South African Women in Relationships With Violent Male Partners Have Increased Risk of HIV Infection
Women in South Africa who are in relationships with violent or domineering men have a more than 50% increased risk of contracting HIV than women who are not involved in abusive relationships, according to a study published in the May 1 issue of the journal Lancet, AFP/Yahoo! News reports (AFP/Yahoo! News, 4/29). University of Michigan epidemiologist Kristin Dunkle, Rachel Jewkes of the South African Medical Research Council and colleagues interviewed 1,366 pregnant South African women at four prenatal clinics in Soweto about their partners, their sexual behavior and violence in their relationships, and each woman underwent routine prenatal HIV testing, according to Reuters (Reaney, Reuters, 4/29). Participants ranged in age from 16 to 44 years and were six to 41 weeks pregnant. The researchers found that 55% of participants reported a history of physical or sexual assault from a male partner, and 33.5% of women tested HIV-positive on the day of their interview (Dunkle et al., Lancet, 5/1). After accounting for age, relationship status and other risk behaviors, the researchers found that women in relationships involving physical abuse were 48% more likely to be HIV-positive than women not in abusive relationships and women in relationships with domineering men had a 52% increased risk of HIV infection than women not in relationships with controlling men (Reuters Health, 4/29). However, child sexual assault, forced first intercourse and adult sexual assault by non-partners were not associated with an increased risk of HIV, according to the study (Lancet, 5/1).
"We postulate that abusive men are more likely to have HIV and impose risky sexual practices on partners," Dunkle said (AFP/Yahoo! News, 4/29). The researchers also hypothesized that abusive men are more likely to be infected with other transmissible diseases such as herpes, which can make women more vulnerable to HIV infection (Lancet, 5/1). Therefore, research on "connections between social constructions of masculinity, intimate partner violence, male dominance in relationships and HIV risk behaviors in men" and effective interventions to target them are "urgently needed," according to the researchers (Reuters Health, 4/29). The researchers conclude, "Ultimately, addressing problems of gender-based violence and HIV will require broad community and societal level transformations that challenge entrenched cultures of violence and male-dominant norms of gender relations" (Lancet, 5/1).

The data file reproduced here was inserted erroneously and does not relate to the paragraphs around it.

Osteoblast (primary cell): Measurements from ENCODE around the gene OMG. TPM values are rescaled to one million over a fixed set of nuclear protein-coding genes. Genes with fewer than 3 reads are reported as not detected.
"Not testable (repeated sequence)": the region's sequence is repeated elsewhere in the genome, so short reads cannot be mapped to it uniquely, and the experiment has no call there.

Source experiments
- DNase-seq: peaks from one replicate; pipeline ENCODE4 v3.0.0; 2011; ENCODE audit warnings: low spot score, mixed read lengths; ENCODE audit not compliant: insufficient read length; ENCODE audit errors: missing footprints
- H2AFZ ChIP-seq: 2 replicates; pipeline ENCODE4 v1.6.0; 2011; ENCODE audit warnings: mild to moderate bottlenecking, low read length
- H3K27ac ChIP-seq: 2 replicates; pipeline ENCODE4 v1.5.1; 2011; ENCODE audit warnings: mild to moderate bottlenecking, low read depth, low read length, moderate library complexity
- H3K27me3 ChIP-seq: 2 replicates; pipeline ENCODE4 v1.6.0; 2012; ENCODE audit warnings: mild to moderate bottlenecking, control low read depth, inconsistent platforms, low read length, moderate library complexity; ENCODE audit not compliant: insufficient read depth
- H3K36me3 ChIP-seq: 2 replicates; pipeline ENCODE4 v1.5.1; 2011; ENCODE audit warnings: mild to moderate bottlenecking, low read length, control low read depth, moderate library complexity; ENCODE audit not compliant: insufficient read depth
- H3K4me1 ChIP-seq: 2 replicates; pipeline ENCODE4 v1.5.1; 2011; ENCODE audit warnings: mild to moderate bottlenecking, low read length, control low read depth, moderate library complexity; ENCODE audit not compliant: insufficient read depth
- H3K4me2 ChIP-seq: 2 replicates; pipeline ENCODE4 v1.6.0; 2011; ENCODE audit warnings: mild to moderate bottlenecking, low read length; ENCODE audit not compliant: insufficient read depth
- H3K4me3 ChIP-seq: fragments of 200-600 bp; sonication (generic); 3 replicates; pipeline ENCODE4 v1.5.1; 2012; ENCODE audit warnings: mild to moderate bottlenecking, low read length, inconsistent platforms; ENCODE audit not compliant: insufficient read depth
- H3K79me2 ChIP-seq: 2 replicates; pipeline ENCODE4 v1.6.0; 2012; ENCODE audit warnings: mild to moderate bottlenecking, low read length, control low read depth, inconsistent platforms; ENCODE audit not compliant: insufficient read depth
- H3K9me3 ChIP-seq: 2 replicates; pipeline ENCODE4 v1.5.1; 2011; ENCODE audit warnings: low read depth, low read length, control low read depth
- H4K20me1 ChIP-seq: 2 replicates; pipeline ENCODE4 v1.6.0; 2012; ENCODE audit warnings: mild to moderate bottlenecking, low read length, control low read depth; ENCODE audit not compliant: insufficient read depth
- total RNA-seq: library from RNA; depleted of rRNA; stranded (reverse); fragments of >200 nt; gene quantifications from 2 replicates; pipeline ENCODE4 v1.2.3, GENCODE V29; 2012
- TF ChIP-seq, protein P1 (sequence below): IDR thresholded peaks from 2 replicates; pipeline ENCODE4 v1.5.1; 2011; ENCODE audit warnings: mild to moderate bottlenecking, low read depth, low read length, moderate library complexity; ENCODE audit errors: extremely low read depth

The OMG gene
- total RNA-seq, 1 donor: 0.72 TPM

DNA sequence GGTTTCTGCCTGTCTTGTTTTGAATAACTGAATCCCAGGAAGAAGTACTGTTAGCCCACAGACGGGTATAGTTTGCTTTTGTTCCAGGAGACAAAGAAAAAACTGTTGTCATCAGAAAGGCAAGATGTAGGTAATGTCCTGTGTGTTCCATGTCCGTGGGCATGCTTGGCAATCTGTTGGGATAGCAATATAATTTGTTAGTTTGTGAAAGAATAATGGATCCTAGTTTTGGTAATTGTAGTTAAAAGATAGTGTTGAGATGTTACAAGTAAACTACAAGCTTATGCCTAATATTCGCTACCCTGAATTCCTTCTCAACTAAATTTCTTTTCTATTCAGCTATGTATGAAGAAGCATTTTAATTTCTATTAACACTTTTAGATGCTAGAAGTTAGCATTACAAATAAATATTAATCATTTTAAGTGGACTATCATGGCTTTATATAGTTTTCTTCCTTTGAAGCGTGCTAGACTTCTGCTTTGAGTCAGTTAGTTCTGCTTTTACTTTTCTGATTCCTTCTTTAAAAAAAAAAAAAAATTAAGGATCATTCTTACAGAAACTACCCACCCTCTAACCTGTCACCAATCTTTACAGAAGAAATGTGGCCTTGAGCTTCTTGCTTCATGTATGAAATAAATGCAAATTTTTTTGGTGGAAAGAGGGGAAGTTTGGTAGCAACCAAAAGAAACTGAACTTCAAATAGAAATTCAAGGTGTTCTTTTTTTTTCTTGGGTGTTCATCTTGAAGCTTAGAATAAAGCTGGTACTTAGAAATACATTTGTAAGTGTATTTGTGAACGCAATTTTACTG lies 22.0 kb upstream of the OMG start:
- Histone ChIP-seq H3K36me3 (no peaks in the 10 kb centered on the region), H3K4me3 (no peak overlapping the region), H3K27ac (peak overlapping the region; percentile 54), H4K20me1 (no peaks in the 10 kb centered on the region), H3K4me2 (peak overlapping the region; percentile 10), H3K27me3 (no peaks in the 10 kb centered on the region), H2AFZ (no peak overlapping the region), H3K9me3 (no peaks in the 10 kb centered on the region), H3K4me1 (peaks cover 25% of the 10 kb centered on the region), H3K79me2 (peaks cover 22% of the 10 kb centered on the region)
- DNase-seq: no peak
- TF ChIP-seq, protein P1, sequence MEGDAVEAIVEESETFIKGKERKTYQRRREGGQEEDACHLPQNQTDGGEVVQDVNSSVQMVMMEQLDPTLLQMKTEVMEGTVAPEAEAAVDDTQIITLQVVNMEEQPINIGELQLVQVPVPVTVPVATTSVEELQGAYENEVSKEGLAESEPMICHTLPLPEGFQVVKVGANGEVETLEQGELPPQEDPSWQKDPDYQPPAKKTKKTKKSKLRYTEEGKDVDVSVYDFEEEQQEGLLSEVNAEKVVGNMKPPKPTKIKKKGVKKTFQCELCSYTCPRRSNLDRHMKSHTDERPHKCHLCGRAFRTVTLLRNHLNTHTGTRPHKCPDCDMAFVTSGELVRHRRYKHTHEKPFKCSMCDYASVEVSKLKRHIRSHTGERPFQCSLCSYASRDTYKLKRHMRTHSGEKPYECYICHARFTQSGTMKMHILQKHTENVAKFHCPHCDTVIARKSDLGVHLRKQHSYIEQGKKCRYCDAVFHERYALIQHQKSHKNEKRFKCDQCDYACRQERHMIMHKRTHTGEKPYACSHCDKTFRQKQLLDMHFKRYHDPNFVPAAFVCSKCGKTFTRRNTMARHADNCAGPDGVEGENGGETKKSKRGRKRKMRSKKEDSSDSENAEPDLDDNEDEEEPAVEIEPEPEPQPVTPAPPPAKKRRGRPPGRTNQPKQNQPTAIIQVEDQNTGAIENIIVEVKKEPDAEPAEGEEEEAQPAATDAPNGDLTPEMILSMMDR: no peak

Implementation and assessment of efforts to stop gender-based violence are "critical" to the success of new global health initiatives, including the President's Emergency Plan for AIDS Relief, Sandra Martin and Sian Curtis of the University of North Carolina's Department of Maternal and Child Health write in an accompanying Lancet commentary. PEPFAR includes strategies to educate communities about sexual violence; implement workplace and school-based sexual violence prevention education programs; train health providers to identify, counsel and refer sexual violence survivors to health services; and work with governments and other organizations to "eliminate gender inequalities in the civil and criminal code," according to the authors. However, the plan's use of the ABC prevention method -- abstinence, be faithful, use condoms -- "will be of limited use in settings in which many young women are forced to have sex against their will," Martin and Curtis say. Women also may not be able to access testing and counseling services for fear that their partners would "react violently" if the women test HIV-positive, they say. In addition, PEPFAR's focus on condoms for high-risk groups rather than for everyone "could act to further stigmatize [them] and decrease their use," the authors say. Furthermore, many women may not be able to negotiate condom use, according to Martin and Curtis. The authors conclude that health organizations, policy makers, women's groups and others must "work together to turn the global rhetoric into effective action to reduce gender-based violence and increase the effectiveness of HIV/AIDS programs" in order to "help health interventions achieve their full potential and simultaneously address a broader public health and human rights issue" (Martin/Curtis, Lancet, 5/1).